When writers take questions from the public, they’re always asked the same thing: How did you break into the business? And they give their answer, which always involves going through some bizarre, circuitous, back-door channels. And the questioner will often dutifully write down this crazy once-in-a-lifetime route, planning to do the same thing themselves.
But they call it “breaking in” for a reason. The system is set up to keep people out, so every time that someone breaks in, it means that the system is momentarily broken. Breaking into the business is much like breaking out of prison. In Escape from Alcatraz, does Clint Eastwood study how other people broke out and then recreate their proven path? No, he figures out a way that nobody’s tried before. And nobody’s going to be able to re-create his method either. The first thing that the wardens do when someone breaks out of prison is make sure that nobody can ever use that method again.
The film industry does the same thing. When The Blair Witch Project became a huge hit, independent producers all decided that they now had a new foolproof marketing model: Create an ambiguous website early on that makes people wonder if there’s more to your movie than meets the eye. Let buzz build, strike while the iron is hot, and become a millionaire. Lots of people tried to become the next Blair Witch, but nobody succeeded. The targets of the marketing had been astounded the first time, but they quickly grew cynical.Let's look at it from Hollywood’s point of view. Unfortunately, they see their situation as not unlike the big siege at the end of the second Lord of the Rings movie. And they see you as an orc that wants to seize power. There are thousands of orcs with clubs and axes raiding the gates and there’s just a small band of poorly-trained humans to defend the castle. As Hollywood sees it, they only have a few jobs to hand out every year, but there are thousands of aspirants who have put their lives on hold and gone into massive debt in hopes of getting each one of those few jobs. The decision makers can’t speak to those thousands of people individually or they’d never get anything done, so the chorus of demands becomes a deafening roar that they feel they have to shut out entirely.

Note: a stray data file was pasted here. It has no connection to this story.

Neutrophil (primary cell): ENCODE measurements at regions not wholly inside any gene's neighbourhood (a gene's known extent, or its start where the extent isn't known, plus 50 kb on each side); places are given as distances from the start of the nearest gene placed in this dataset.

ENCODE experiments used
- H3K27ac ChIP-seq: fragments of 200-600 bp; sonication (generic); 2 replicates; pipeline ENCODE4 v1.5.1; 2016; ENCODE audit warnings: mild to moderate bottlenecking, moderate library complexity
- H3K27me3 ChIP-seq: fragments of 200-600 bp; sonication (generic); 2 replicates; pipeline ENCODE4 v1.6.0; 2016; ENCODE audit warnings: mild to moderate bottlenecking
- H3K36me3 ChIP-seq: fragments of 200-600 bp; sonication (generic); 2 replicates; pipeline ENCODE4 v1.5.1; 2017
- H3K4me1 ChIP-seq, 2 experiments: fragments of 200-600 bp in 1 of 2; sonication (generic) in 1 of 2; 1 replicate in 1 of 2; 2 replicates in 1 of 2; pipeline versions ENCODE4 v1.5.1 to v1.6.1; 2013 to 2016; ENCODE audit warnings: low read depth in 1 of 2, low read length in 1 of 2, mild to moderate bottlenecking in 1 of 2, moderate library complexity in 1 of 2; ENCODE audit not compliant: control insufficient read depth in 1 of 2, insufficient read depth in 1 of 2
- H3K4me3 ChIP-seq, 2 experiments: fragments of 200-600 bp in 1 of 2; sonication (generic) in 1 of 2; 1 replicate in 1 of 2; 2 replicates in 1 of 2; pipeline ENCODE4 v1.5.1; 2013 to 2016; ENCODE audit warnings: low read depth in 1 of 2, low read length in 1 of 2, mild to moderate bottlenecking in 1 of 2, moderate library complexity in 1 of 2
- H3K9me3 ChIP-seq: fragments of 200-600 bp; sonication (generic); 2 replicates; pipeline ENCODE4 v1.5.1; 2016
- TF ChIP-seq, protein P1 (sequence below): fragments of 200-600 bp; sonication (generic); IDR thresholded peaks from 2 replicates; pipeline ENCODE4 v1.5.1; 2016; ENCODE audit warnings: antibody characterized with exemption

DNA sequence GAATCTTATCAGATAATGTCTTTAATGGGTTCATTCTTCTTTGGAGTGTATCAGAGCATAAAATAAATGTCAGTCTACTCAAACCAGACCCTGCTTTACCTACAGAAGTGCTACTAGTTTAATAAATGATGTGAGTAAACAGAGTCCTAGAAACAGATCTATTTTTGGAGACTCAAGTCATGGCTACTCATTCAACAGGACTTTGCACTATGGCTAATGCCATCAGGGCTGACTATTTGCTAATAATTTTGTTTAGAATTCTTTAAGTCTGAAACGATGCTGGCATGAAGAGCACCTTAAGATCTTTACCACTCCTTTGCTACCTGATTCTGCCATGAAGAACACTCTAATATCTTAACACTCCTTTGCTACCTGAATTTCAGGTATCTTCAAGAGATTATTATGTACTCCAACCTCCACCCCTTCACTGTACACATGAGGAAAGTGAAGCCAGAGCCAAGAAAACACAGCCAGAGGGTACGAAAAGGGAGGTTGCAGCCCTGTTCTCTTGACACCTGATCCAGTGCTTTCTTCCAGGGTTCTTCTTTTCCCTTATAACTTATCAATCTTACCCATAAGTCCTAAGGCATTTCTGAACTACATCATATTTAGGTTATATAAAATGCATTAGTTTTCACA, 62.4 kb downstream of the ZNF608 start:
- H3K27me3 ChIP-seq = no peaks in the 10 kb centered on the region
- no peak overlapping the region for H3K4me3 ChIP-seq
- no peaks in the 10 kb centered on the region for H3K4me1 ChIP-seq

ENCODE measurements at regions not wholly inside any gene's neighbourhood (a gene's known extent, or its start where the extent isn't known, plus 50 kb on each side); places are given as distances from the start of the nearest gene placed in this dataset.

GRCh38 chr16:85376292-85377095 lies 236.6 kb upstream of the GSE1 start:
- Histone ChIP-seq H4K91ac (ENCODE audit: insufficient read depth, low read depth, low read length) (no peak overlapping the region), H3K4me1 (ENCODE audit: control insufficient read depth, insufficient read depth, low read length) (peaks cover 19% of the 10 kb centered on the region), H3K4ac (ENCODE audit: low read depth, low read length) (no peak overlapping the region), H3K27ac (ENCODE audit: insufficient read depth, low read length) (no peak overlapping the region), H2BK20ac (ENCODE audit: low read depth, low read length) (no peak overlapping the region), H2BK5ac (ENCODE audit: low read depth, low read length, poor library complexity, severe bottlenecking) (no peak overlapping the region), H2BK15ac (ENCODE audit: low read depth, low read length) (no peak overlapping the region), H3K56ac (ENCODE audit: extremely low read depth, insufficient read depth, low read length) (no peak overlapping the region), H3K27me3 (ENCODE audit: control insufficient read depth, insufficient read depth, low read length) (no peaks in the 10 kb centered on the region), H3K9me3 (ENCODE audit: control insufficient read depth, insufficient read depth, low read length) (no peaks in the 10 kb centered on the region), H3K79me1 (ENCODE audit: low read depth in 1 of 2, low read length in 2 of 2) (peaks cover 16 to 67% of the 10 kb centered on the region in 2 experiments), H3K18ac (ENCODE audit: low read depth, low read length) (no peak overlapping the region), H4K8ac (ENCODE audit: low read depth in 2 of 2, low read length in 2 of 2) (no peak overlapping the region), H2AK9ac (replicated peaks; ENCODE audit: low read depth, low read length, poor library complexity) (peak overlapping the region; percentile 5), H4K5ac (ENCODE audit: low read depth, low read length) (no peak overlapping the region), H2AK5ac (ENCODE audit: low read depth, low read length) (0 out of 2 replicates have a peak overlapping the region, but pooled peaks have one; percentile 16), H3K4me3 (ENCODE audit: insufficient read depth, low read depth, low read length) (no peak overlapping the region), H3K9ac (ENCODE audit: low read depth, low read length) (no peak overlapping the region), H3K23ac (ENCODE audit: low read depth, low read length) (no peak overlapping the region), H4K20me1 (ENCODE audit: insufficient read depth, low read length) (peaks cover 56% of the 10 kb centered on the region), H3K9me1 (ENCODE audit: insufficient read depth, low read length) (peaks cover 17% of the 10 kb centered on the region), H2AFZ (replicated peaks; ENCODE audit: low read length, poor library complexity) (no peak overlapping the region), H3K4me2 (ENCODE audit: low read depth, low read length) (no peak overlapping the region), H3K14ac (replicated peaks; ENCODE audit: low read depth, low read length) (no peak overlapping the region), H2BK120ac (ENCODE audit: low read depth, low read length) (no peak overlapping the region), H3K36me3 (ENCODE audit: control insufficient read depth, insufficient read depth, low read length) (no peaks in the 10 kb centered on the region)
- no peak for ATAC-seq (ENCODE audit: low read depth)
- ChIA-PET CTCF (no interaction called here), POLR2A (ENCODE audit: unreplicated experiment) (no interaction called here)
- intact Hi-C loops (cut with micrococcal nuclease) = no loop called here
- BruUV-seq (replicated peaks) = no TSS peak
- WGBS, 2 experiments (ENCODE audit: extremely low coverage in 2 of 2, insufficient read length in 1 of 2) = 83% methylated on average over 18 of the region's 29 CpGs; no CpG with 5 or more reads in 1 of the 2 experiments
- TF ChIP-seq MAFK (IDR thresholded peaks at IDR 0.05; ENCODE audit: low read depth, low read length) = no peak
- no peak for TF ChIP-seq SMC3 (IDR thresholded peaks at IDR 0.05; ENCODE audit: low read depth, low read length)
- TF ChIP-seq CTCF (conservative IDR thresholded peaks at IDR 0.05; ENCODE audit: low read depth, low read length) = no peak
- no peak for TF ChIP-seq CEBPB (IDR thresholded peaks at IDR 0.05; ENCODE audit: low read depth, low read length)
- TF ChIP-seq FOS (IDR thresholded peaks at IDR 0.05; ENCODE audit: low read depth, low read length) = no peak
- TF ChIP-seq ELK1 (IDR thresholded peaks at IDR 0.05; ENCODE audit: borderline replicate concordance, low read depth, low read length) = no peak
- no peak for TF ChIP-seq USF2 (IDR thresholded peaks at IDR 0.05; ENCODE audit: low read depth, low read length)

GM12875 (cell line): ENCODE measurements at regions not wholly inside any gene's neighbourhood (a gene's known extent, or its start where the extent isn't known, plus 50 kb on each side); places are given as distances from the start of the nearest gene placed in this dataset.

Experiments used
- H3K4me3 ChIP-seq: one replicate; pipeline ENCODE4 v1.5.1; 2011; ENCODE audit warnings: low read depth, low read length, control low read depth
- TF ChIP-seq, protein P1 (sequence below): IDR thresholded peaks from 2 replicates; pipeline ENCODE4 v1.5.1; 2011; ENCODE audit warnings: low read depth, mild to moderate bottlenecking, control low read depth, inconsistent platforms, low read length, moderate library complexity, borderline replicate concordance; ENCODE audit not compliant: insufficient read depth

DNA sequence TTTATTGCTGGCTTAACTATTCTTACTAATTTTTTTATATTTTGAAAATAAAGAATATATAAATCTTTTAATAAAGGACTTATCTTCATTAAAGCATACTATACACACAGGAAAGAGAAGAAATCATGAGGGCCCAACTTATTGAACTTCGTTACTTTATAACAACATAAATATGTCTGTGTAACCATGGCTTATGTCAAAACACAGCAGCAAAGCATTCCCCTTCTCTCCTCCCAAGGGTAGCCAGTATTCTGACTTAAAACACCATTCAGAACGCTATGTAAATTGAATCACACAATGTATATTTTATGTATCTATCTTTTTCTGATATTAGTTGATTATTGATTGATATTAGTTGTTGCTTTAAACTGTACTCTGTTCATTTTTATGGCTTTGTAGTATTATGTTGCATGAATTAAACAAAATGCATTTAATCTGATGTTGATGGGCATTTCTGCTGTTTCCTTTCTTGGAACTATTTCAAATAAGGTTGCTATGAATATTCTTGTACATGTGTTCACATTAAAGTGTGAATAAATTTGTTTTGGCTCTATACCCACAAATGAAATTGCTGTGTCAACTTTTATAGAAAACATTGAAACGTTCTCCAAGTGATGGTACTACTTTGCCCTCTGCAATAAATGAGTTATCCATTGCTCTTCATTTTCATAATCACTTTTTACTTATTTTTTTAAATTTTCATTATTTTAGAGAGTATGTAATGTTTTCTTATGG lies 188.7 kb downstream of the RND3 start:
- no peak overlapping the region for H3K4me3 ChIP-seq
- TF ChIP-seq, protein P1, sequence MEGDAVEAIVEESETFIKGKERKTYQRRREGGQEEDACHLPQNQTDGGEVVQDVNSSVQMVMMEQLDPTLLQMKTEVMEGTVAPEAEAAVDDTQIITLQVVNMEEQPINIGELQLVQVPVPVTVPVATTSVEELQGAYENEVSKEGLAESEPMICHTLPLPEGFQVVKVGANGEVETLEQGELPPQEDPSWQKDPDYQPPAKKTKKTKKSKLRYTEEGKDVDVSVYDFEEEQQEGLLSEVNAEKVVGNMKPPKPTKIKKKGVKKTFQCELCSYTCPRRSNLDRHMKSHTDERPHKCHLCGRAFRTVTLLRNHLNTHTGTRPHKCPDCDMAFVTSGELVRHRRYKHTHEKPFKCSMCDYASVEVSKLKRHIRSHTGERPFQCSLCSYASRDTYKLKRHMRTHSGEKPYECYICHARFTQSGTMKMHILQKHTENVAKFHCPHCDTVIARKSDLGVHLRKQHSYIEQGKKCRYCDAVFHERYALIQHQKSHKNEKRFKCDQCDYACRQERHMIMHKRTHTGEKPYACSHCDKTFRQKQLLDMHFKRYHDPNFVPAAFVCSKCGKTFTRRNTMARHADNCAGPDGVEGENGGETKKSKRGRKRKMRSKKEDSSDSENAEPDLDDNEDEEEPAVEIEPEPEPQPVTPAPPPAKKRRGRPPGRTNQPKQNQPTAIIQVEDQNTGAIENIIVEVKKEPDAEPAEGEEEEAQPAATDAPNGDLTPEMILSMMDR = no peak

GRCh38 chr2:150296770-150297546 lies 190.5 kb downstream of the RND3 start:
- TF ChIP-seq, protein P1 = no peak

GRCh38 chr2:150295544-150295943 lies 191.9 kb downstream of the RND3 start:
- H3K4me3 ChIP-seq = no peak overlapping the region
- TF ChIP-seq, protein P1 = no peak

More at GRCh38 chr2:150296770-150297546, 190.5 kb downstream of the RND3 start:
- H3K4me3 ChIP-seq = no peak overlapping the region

But what if one of those orcs is really a nice guy? He doesn’t just want to loot the place-- in fact, he wants to be a human himself and he’s got some good ideas about how to help them. How does this orc let the humans know that he’s there to help? His fellow orcs are attacking the gate with a battering ram. Does he walk past them, knock on the gate, and ask for an interview? No, that wouldn’t work. He maybe gets an introduction to Gimli through a shared confidant from their old mining days. Or he sees a sudden chance to selflessly help out Aragorn, who gratefully decides to hear him out in return. No matter how he gets the opportunity to make his case, have no doubt, he’s going to have to get snuck in through the back door.